What bliss it is to be your first reader. It would be straight bliss if I didn’t think you valued my opinion more than your own. It really doesn’t seem right to me that you should rely so heavily on my opinion of your stories. That is, you. You can argue me down another time, but I’m convinced I’ve done something very wrong that this situation should be. I’m not exactly wallowing in guilt at the moment, but guilt is guilt. It doesn’t go away. It can’t be nullified. It can’t even be fully understood, I’m certain—its roots run too deep into private and long-standing karma. About the only thing that saves my neck when I get to feeling this way is that guilt is an imperfect form of knowledge. Just because it isn’t perfect doesn’t mean that it can’t be used. The hard thing to do is to put it to practical use before it gets around to paralyzing you. So I’m going to write down what I think about this story as fast as I can. If I hurry, I have a powerful feeling my guilt will serve the best and truest purposes here. I do think that. I think if I rush with this, I may be able to tell you what I’ve probably wanted to tell you for years.
You must know yourself that this story is full of big jumps. Leaps. When you first went to bed, I thought for a while that I ought to wake up everybody in the house and throw a party for our marvellous jumping brother. What am I, that I didn’t wake everybody up? I wish I knew. A worrier, at the very best. I worry about big jumps that I can measure off with my eyes. I think I dream of your daring to jump right out of my sight. Excuse this. I’m writing very fast now. I think this new story is the one you’ve been waiting for. And me, too, in a way. You know it’s mostly pride that’s keeping me up. I think that’s my main worry. For your own sake, don’t make me proud of you. I think that’s exactly what I’m trying to say. If only you’d never keep me up again out of pride. Give me a story that just makes me unreasonably vigilant. Keep me up till five only because all your stars are out, and for no other reason. Excuse the underlining, but that’s the first thing I’ve ever said about one of your stories that makes my head go up and down. Please don’t let me say anything else. I think tonight that anything you say to a writer after you beg him to let his stars come out is just literary advice.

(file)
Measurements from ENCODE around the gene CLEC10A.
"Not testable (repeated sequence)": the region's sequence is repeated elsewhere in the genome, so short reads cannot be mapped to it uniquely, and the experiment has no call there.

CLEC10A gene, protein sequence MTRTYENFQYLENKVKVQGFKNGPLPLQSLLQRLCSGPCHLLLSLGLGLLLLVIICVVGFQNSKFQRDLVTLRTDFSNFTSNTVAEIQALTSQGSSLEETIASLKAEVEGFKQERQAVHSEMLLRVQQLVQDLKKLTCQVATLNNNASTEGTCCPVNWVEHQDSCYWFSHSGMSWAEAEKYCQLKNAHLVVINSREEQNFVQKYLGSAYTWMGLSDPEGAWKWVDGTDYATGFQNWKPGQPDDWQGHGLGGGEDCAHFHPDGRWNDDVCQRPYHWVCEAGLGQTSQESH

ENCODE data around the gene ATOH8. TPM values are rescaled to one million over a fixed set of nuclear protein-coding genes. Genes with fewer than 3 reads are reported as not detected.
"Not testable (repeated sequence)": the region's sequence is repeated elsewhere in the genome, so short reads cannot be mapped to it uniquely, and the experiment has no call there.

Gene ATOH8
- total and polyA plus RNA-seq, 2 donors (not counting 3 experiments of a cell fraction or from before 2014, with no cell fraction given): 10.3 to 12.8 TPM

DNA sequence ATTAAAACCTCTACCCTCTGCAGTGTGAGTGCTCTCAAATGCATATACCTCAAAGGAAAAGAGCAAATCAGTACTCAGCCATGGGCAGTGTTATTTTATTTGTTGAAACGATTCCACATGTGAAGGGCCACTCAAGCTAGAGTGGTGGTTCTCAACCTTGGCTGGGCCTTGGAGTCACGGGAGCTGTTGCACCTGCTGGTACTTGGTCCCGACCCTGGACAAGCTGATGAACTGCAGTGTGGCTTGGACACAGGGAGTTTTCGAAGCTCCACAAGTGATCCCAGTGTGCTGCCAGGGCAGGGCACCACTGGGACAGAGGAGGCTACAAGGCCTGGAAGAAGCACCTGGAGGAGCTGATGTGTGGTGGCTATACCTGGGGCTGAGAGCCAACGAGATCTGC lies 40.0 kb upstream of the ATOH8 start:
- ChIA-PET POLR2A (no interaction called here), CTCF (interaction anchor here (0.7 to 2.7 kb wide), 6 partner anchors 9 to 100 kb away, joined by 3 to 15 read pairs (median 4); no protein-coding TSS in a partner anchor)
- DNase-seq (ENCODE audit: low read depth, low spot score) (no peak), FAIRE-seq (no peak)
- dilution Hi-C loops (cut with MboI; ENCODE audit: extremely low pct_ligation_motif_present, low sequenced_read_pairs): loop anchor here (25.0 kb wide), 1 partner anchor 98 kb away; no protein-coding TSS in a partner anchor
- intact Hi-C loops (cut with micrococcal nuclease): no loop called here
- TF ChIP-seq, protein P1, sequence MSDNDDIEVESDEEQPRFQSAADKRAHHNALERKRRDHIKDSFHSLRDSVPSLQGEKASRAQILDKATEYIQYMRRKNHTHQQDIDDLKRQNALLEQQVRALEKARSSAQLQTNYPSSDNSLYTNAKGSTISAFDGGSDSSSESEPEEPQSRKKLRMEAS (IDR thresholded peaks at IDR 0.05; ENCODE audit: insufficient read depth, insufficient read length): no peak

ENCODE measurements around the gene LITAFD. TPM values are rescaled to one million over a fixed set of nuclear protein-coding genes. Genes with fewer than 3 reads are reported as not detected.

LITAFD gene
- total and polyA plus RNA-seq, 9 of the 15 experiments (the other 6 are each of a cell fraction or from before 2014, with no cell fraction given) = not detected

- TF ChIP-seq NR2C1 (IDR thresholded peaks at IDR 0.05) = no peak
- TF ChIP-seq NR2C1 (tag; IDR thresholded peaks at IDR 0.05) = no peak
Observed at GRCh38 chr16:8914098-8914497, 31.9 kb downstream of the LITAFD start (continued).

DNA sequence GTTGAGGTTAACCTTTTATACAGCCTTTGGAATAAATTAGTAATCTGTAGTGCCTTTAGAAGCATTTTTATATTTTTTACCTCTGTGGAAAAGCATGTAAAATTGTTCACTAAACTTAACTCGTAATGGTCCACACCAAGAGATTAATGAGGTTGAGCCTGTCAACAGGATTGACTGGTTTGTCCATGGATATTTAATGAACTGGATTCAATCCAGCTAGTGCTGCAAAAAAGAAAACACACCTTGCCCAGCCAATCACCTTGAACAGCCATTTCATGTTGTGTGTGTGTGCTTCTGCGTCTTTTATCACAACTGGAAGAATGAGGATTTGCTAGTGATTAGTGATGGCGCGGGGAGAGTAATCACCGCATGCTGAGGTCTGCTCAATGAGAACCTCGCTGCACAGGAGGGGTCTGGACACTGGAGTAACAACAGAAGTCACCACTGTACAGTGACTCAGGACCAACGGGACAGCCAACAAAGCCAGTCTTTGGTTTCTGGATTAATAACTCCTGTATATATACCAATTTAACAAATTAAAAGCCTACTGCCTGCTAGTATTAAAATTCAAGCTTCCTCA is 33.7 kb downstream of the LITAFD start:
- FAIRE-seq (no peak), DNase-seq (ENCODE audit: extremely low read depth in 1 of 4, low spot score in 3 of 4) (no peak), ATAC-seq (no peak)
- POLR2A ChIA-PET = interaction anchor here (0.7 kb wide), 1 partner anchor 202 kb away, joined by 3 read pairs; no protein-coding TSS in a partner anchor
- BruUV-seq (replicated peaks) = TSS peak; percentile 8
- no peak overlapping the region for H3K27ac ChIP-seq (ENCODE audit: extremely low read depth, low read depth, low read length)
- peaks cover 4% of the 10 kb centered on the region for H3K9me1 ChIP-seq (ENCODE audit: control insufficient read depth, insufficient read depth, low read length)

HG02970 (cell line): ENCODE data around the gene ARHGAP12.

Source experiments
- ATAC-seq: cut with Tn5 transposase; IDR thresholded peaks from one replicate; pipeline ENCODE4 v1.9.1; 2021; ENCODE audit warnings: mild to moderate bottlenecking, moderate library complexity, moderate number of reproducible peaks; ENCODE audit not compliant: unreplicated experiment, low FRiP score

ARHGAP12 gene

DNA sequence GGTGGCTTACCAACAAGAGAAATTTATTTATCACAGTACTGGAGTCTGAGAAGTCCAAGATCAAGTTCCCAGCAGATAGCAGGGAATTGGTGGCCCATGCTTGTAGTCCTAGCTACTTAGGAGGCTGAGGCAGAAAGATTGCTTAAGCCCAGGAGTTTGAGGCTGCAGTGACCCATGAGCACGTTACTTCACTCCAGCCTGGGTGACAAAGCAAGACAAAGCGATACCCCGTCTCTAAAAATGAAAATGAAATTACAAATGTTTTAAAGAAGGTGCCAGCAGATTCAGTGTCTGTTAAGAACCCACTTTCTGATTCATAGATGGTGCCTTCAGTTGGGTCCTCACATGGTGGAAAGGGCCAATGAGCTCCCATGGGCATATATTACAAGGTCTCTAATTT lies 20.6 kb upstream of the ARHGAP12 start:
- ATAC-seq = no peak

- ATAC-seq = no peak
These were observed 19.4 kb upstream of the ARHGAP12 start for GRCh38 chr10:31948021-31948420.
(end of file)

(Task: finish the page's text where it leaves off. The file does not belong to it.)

Do you know what I’m smiling at? You wrote down that you were a writer by profession. It sounded to me like the loveliest euphemism I had ever heard. When was writing ever your profession? It’s never been anything but your religion. Never. I’m a little over-excited now. Since it is your religion, do you know what you will be asked when you die? But let me tell you first what you won’t be asked. You won’t be asked if it was long or short, sad or funny, published or unpublished. You won’t be asked if you were in good or bad form while you were working on it. You won’t even be asked if it was the one piece of writing you would have been working on if you had known your time would be up when it was finished. I’m so sure you’ll get asked only two questions. Were most of your stars out? Were you busy writing your heart out? If only you knew how easy it would be for you to say yes to both questions. If only you’d remember before ever you sit down to write that you’ve been a reader long before you were even a writer. You simply fix that fact in your mind, then sit very still and ask yourself, as a reader, what piece of writing in all the world Buddy Glass would most want to read if he had his heart’s choice. The next step is terrible, but so simple I can hardly believe it as I write it. You just sit down shamelessly and write the thing yourself. I won’t even underline that. It’s too important to be underlined. Oh, dare to do it, Buddy! Trust your heart. You’re a deserving craftsman. It would never betray you. Good night. I’m feeling very much over-excited now, and a little dramatic, but I think I’d give almost anything on earth to see you writing a something, an anything, a story, a poem, a tree, that was really and truly after your own heart.
- J.D. Salinger, “Seymour: an Introduction”